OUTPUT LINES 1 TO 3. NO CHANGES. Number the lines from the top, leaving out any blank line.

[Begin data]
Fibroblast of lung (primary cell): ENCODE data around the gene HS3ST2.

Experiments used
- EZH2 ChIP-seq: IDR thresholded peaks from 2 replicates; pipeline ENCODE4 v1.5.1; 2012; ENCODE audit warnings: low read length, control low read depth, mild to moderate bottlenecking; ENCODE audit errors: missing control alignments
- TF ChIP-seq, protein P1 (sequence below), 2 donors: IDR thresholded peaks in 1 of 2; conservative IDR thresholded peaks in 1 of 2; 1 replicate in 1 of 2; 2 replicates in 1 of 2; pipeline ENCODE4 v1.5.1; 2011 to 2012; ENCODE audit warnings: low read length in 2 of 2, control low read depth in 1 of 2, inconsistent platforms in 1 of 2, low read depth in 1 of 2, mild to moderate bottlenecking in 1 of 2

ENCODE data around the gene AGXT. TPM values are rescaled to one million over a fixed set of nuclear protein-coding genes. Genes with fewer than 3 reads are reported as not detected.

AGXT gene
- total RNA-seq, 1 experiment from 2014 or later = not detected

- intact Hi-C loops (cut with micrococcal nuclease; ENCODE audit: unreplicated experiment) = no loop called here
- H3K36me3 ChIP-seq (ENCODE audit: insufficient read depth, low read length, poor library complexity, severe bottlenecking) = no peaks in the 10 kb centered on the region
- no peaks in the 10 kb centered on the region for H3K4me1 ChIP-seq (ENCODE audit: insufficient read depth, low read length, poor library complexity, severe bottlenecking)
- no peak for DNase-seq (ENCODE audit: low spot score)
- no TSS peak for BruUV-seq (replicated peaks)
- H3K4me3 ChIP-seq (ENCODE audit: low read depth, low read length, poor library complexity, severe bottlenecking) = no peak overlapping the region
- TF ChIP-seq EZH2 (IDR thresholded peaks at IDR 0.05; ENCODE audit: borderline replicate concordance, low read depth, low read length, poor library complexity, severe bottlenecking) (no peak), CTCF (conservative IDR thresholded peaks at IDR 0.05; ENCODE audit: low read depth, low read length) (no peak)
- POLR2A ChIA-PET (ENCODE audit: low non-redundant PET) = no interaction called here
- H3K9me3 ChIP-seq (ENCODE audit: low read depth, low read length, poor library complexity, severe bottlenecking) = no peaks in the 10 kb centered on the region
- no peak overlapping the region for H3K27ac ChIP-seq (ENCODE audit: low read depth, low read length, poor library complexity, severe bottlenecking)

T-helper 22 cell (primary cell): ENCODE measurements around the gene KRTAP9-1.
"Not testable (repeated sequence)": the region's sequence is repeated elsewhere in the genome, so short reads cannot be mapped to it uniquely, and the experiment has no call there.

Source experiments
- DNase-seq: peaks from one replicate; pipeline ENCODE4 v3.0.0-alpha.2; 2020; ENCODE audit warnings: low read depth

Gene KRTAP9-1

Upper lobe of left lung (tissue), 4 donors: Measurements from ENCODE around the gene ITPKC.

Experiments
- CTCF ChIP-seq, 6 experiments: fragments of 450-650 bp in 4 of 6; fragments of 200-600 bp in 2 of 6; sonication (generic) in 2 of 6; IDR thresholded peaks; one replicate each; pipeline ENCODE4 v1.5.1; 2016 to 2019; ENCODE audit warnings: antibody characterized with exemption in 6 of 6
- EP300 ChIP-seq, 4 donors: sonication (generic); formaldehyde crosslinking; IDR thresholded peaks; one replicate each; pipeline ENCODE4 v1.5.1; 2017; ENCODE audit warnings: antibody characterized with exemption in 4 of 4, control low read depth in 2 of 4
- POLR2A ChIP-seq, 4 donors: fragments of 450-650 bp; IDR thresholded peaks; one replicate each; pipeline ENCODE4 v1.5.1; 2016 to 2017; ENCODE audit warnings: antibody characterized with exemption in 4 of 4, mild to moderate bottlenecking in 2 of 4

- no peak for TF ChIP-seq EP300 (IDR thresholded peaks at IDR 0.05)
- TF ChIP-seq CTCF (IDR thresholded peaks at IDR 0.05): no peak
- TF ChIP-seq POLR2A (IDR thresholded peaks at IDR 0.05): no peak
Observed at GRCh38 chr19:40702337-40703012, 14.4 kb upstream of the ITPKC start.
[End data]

Fibroblast of lung (primary cell): ENCODE data around the gene HS3ST2.

Experiments used
- EZH2 ChIP-seq: IDR thresholded peaks from 2 replicates; pipeline ENCODE4 v1.5.1; 2012; ENCODE audit warnings: low read length, control low read depth, mild to moderate bottlenecking; ENCODE audit errors: missing control alignments